Rupiah Leads Asian Currency Losses as Fed Tapering Seen in MarchLiau Y-Sing and Yumi Teso
Indonesia’s rupiah led losses in Asian currencies this week as signs of improvement in the U.S. economy boosted bets the Federal Reserve will trim stimulus, a policy that’s driven demand for emerging-market assets.
The rupiah fell for a third week as overseas investors pulled a combined $1.4 billion from stocks in Indonesia, the Philippines, South Korea, Taiwan and Thailand, exchange data show. A deadly typhoon that hit the Philippines on Nov. 8 spurred the biggest five-day drop in the peso since August, while political unrest in Thailand weighed on the baht. Reports from the U.S. this month showed economic growth and employment beat economists’ estimates.
“The U.S. economy seems to be recovering,” said Tsutomu Soma, manager of the fixed-income business unit at Rakuten Securities Inc. in Tokyo. “On the other hand, there was the typhoon in the Philippines and political concern in Thailand, which weighed on sentiment. All in all, the momentum is for a stronger dollar and weaker regional currencies.”
Indonesia’s currency dropped 1.8 percent this week to 11,619 per dollar as of 3:35 p.m. in Jakarta and reached 11,675 on Nov. 13, the lowest level since Sept. 30, according to prices from local banks compiled by Bloomberg. India’s rupee fell 1 percent to 63.12 per dollar, the peso weakened 1.1 percent to 43.65 and Malaysia’s ringgit slipped 0.7 percent to 3.2023.
Janet Yellen, the nominee for chairman of the Federal Reserve to replace Ben S. Bernanke when his term expires, stressed this week that the U.S. economy still needs the stimulus program to ensure a sustainable recovery. The Fed will delay any cut to its $85 billion of monthly bond purchases until March, according to the median estimate of 32 economists in a Bloomberg survey conducted Nov. 8.
U.S. manufacturing unexpectedly picked up in October, while American employers added 204,000 to payrolls, a figure that topped the most optimistic forecast in a Bloomberg survey of economists and followed a 163,000 increase in September, reports showed. The Bloomberg U.S. Dollar Index dropped 0.2 percent this week, its first five-day loss since Oct. 25.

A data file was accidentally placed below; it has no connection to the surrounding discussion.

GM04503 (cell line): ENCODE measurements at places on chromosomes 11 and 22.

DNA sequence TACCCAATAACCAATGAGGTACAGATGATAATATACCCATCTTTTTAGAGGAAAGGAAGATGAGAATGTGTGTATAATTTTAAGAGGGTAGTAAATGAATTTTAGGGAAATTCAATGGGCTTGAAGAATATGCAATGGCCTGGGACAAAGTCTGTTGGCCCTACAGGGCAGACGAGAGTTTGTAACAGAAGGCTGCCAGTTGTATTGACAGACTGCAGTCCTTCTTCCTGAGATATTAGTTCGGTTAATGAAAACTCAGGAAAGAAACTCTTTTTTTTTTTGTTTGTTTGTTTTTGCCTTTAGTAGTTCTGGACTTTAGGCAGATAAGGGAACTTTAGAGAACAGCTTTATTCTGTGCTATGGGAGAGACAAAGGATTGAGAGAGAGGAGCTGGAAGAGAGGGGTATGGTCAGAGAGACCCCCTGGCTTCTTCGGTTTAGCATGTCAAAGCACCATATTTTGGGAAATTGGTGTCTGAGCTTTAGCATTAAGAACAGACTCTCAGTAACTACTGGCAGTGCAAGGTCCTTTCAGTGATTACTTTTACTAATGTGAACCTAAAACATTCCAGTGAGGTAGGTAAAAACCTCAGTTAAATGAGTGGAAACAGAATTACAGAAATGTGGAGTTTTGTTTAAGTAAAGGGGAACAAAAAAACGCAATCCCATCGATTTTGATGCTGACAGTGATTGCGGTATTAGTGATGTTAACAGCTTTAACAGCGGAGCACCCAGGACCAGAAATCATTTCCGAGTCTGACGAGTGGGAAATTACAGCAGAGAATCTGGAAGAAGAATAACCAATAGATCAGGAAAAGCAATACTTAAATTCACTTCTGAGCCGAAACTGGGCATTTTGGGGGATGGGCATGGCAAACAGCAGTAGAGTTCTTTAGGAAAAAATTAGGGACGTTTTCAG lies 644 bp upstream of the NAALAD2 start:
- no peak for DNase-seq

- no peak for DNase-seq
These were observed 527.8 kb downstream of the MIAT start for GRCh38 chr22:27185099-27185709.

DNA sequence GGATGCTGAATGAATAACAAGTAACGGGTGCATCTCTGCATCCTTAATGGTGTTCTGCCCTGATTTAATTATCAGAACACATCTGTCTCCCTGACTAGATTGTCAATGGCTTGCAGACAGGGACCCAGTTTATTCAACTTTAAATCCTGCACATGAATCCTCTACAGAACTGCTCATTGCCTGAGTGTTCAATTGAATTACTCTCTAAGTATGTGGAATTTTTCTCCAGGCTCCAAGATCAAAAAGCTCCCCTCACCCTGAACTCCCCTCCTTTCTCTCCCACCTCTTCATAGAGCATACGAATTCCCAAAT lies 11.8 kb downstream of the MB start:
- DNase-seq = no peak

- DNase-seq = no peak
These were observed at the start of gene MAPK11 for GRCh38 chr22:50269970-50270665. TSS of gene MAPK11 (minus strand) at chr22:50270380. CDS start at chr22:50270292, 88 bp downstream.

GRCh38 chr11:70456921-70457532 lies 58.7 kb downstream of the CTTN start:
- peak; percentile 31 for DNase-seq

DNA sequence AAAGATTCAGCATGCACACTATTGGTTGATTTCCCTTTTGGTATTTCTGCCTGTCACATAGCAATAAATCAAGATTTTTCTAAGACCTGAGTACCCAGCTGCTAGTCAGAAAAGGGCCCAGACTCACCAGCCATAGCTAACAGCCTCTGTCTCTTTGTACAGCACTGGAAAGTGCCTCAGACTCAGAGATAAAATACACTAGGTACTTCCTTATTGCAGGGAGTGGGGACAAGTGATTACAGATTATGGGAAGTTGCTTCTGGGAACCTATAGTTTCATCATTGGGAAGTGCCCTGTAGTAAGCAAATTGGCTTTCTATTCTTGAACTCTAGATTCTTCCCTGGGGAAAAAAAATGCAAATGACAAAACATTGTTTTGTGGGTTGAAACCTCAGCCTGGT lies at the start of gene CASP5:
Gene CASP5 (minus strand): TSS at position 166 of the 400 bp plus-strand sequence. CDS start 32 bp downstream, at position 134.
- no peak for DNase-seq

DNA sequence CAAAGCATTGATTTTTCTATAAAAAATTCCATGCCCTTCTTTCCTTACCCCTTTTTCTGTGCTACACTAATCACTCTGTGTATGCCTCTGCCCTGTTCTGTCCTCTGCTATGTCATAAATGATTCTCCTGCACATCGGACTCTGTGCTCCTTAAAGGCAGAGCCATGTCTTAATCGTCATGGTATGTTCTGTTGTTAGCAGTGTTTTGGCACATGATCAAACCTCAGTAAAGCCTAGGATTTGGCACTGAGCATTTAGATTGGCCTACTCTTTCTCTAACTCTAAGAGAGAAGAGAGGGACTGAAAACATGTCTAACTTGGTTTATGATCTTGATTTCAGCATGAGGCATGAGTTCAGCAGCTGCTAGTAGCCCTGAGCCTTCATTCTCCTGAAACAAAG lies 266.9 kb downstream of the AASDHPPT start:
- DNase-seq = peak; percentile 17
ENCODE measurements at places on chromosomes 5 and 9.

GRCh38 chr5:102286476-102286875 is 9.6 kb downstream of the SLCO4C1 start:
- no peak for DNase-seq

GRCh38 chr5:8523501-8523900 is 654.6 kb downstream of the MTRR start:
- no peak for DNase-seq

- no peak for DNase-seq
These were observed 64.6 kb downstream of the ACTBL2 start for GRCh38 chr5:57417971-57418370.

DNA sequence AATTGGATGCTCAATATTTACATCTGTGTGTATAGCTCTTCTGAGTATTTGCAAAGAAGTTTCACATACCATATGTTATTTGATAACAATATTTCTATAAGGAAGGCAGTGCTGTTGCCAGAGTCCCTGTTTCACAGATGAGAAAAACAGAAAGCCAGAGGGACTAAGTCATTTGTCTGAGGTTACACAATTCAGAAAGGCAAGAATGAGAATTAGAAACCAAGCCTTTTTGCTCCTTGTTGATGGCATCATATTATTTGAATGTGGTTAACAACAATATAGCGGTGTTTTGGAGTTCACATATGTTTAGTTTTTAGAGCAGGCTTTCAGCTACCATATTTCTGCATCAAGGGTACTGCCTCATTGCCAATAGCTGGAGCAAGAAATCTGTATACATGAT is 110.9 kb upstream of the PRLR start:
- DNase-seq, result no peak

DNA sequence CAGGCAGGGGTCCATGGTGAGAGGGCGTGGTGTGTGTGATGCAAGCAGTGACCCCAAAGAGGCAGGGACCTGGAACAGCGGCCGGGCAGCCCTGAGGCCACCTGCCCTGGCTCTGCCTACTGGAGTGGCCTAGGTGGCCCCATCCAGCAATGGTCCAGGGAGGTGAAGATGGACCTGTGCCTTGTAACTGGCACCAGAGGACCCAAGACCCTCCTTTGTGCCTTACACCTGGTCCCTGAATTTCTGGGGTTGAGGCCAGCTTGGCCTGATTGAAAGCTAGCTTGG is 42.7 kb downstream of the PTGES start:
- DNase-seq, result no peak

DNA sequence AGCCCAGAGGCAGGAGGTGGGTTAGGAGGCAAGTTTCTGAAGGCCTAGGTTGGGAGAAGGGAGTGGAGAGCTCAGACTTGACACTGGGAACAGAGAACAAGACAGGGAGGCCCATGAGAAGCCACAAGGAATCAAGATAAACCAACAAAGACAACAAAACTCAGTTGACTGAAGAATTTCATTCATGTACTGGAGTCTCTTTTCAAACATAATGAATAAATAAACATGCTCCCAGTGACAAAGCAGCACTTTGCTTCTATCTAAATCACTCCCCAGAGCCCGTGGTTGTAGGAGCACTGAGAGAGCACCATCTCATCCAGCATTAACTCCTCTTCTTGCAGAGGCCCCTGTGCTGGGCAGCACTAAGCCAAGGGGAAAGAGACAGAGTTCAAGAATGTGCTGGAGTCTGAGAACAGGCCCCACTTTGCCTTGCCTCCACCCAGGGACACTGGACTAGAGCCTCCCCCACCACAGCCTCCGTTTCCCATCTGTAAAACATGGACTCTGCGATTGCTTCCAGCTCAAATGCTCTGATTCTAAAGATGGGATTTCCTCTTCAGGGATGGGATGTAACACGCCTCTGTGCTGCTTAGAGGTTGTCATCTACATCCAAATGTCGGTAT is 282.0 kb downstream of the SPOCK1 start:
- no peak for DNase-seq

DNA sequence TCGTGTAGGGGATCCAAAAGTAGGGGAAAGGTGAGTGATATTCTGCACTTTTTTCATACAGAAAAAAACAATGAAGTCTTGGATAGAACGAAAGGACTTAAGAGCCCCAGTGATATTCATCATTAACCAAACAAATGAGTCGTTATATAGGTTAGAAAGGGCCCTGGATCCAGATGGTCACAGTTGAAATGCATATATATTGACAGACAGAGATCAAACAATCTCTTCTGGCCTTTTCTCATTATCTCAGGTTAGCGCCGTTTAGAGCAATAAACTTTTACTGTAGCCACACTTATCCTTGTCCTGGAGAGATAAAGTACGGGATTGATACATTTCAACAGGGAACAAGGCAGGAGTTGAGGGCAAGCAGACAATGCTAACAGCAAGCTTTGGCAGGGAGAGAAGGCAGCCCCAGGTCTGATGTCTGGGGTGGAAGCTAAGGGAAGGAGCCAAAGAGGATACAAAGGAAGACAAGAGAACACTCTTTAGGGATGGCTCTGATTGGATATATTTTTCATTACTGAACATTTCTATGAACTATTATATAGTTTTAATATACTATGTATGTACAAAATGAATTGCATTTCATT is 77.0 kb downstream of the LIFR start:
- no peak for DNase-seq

“Asian currencies are reacting to the payrolls data,” said Sean Yokota, head of Asia strategy at Skandinaviska Enskilda Banken AB in Singapore. “Yellen tapered the tapering fears.”
Elsewhere in Asia, the Thai baht lost 0.4 percent this week to 31.61 against the greenback and Taiwan’s dollar dropped 0.4 percent to NT$29.62. South Korea’s won rose 0.1 percent to 1,063.53 while China’s yuan was little changed at 6.0922. Vietnam’s dong was steady at 21,099.
The rupiah recovered some losses this week after central bank data showed the current-account deficit narrowed to 3.8 percent of gross domestic product last quarter, from a record 4.4 percent in the period through June. Bank Indonesia raised its reference rate by 25 basis points to 7.5 percent on Nov. 12, an unexpected move that lifted the benchmark to the highest level in more than four years.
The baht reached a two-month low of 31.705 per dollar on Nov. 11 as overseas investors cut holdings of the nation’s assets on concern political protests against a government amnesty bill will slow economic growth. Prime Minister Yingluck Shinawatra has struggled to contain the unrest as people rallied in opposition to legislation that would provide amnesty for political offenses in the years after a 2006 coup, including her brother Thaksin, the country’s former leader.
“The protests have lasted quite some time already and that encouraged fund outflows, weighing on the baht and Thai assets,” said Soma of Rakuten Securities. “We’ve seen a recovery in the U.S., and it’s better to put money there rather than in a country which has political risk.”